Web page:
Kilbride Biotech - microalgae use flue gas for carbon mitigation
Let me first declare an interest - I act as a consultant to the Company on matters relating to microbiology.
The technology has been developed by the Baltimore-based company HY-TEK Bio. The CEO Bob Mroz and his colleagues have designed an innovative system that uses microalgae to convert the carbon dioxide in flue gas streams into microalgal biomass and oxygen. Both of these products can be sold into global markets. The process has been fully proven at a pilot plant in the US.
Kilbride Biotech has formed a joint venture with HY-TEK Bio and holds an exclusive license for the technology for the UK and the rest of Europe.
The company currently uses a robust microalgae strain of Scenedesmus (HTB-1) that can thrive in atmospheres containing up to 85% CO2. The microalgae are naturally occurring and not genetically modified. They are grown in newly-designed vertical bioreactors that are cost effective and simple to install. They are made of laminated plastic interwoven with Kevlar mesh. Innovative LED lighting is used to enhance microalgae growth, reduce power consumption, and thereby increase carbon mitigation.
Flue gas is injected into the bottom of the bioreactors in a way that enhances mixing, promotes the rapid transfer of carbon dioxide, and optimises the bubble velocity to ensure that all the CO2 is absorbed before the top of the tank is reached. The nutrient for the microalgae has been specially developed from poultry manure and is produced at low cost.
HY-TEK Bio CEO Bob Mroz describing their microalgae cultivation system at a visit by the US Algae Biomass Organization.
The plant is completely self-contained, is housed indoors and operates under optimal conditions at all times. It is independent of seasonal and daily variations in temperature and sunlight and operates 24 hours a day. The commercial version of the pilot plant will be modular and scalable to enable the technology to work with any size of carbon dioxide generating capacity from small engines on landfills, through EfW plants, to AD plants and power stations.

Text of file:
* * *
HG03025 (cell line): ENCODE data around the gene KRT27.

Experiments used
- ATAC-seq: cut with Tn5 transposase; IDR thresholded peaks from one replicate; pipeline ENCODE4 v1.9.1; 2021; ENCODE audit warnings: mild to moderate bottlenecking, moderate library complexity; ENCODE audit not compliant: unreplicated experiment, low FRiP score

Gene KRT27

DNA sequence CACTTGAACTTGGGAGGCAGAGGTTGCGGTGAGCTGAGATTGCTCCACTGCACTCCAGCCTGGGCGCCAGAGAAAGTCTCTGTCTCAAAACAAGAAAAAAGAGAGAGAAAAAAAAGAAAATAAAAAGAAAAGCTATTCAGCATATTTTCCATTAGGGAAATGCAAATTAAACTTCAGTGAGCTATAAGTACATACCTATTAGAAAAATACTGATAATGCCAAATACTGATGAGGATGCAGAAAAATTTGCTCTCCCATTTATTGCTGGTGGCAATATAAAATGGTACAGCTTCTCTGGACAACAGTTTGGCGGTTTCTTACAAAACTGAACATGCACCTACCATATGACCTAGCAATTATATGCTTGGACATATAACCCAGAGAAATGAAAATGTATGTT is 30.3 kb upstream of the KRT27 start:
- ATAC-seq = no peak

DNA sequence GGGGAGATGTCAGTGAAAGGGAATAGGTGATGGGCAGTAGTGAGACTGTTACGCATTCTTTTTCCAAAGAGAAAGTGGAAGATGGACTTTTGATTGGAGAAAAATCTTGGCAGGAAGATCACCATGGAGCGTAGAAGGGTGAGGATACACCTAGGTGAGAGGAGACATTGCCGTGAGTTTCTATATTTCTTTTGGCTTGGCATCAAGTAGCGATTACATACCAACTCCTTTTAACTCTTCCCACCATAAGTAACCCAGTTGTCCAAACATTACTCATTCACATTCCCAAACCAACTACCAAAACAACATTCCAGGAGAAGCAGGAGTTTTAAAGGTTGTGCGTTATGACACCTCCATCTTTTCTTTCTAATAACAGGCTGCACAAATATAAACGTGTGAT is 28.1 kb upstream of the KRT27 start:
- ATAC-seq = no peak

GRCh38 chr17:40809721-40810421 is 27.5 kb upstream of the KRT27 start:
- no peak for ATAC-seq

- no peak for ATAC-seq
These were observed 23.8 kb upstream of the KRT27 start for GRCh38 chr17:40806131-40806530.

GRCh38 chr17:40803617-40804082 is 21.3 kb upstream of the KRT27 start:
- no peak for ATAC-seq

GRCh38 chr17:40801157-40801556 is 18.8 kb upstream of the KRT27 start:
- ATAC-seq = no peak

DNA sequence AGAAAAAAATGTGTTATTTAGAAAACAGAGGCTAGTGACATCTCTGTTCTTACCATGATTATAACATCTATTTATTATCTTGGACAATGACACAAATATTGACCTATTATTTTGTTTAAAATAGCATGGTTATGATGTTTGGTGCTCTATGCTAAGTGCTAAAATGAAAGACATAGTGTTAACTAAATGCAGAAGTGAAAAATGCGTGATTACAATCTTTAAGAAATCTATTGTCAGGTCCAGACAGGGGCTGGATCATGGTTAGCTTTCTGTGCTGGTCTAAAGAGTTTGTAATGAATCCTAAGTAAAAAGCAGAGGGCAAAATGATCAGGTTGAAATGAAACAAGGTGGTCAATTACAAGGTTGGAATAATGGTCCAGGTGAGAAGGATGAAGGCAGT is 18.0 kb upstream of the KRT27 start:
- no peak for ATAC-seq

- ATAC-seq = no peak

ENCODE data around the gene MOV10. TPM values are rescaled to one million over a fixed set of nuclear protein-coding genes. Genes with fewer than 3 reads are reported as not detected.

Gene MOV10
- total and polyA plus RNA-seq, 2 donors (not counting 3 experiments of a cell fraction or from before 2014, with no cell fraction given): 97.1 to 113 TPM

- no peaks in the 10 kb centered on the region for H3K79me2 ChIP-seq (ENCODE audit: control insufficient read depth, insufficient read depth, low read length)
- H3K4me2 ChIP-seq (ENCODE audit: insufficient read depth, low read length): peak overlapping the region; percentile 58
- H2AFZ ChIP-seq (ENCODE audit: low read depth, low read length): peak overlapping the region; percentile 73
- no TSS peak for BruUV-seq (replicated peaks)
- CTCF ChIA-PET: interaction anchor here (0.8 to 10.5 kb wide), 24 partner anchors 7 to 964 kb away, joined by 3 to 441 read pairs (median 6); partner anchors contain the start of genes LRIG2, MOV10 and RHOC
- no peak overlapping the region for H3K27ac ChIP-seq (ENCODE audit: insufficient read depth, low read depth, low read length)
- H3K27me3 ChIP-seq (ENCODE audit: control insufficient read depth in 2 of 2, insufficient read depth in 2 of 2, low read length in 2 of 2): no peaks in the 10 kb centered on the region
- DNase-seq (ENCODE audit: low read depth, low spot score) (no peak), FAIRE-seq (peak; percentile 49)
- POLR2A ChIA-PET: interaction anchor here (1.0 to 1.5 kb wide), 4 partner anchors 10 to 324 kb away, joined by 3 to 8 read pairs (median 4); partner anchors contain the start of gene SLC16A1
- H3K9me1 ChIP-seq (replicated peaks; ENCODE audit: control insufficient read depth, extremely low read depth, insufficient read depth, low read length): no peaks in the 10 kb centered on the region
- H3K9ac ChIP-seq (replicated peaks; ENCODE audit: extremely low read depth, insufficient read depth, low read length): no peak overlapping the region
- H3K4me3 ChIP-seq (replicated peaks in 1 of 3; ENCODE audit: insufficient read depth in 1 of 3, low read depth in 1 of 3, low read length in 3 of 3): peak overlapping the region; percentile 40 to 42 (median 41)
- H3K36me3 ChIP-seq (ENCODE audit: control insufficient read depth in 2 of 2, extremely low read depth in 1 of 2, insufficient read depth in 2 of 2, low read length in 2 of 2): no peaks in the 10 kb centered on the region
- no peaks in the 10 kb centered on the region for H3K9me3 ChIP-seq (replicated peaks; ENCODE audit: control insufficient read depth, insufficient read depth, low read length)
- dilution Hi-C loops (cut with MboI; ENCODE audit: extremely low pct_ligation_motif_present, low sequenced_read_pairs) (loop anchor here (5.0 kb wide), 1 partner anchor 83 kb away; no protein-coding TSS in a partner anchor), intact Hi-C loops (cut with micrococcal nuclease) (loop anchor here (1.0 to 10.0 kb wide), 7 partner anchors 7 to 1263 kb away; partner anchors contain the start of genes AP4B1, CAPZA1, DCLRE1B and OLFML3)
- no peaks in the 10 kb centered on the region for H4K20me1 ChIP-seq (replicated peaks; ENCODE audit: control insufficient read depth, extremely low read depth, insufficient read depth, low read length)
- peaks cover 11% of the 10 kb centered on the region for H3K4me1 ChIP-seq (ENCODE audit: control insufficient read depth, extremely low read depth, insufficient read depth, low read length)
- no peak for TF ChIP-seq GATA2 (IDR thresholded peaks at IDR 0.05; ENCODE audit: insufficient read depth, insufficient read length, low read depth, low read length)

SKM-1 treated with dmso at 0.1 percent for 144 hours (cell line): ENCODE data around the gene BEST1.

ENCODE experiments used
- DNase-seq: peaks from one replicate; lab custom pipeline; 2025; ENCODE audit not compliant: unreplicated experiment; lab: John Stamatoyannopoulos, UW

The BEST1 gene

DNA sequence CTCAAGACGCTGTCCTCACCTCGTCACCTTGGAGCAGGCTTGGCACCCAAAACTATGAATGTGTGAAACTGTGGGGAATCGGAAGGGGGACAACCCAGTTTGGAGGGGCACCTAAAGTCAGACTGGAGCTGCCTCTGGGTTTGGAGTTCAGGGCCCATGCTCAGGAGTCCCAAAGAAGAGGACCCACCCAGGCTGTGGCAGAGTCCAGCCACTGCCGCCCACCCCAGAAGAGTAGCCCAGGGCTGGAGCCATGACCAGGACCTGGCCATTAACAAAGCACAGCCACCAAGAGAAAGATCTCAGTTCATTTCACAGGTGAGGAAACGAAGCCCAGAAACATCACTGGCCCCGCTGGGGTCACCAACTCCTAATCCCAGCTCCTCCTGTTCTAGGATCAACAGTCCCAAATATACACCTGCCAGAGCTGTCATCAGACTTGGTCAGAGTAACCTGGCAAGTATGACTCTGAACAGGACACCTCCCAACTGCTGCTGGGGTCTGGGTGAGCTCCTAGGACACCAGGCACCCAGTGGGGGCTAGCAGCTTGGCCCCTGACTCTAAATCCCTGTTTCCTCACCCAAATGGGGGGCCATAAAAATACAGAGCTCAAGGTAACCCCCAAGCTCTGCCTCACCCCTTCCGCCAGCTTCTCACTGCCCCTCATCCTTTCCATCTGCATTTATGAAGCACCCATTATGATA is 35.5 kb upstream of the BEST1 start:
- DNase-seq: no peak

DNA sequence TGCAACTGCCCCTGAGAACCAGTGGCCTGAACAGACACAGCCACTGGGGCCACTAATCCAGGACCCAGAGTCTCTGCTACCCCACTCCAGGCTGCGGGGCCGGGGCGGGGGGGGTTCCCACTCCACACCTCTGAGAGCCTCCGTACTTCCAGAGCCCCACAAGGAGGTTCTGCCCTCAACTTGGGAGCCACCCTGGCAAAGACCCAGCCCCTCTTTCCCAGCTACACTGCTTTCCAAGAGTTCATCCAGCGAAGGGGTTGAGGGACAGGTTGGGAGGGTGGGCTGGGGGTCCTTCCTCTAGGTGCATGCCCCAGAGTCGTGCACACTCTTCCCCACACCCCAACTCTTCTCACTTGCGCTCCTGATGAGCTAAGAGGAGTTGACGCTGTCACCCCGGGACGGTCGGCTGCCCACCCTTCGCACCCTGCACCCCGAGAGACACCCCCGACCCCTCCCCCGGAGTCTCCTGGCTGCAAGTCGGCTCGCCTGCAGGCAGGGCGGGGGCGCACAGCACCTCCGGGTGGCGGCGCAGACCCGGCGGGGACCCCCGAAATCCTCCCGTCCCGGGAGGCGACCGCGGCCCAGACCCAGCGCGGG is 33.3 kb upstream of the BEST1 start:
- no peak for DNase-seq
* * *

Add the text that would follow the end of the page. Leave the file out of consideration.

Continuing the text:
The rapidly produced microalgae are regularly harvested and valuable products extracted (the carotenoids Lutein and Zeaxanthin) to provide a positive cash flow that rapidly repays the initial investment. To this can be added the income from the O2 produced in marketable quantities. The only gases reaching the top of the photobioreactors are nitrogen and oxygen. Standard equipment can be used to separate the oxygen. The microalgae biomass can also be sold as animal feed, as a feedstock in aquaculture, or as an organic fertiliser.
The HTB-1 strain was isolated by Dr. Feng Chen of University of Maryland Center for Environmental Science in Baltimore from thousands of isolates from the Chesapeake Bay.
Dr. Feng Chen of the University of Maryland displaying the laboratory-scale production of HTB-1
I think this highly optimised and controlled process is a major step forward in developing a commercially viable way of converting carbon dioxide into microalgal biomass. The technology is also potentially capable of growing a variety of different microalgae for a wide range of applications to make many different products.
Kilbride Biotech Ltd.’s Director Bill Elliott says, “I see this technology making a major contribution to carbon mitigation in the UK while at the same time producing valuable nutritional products.”
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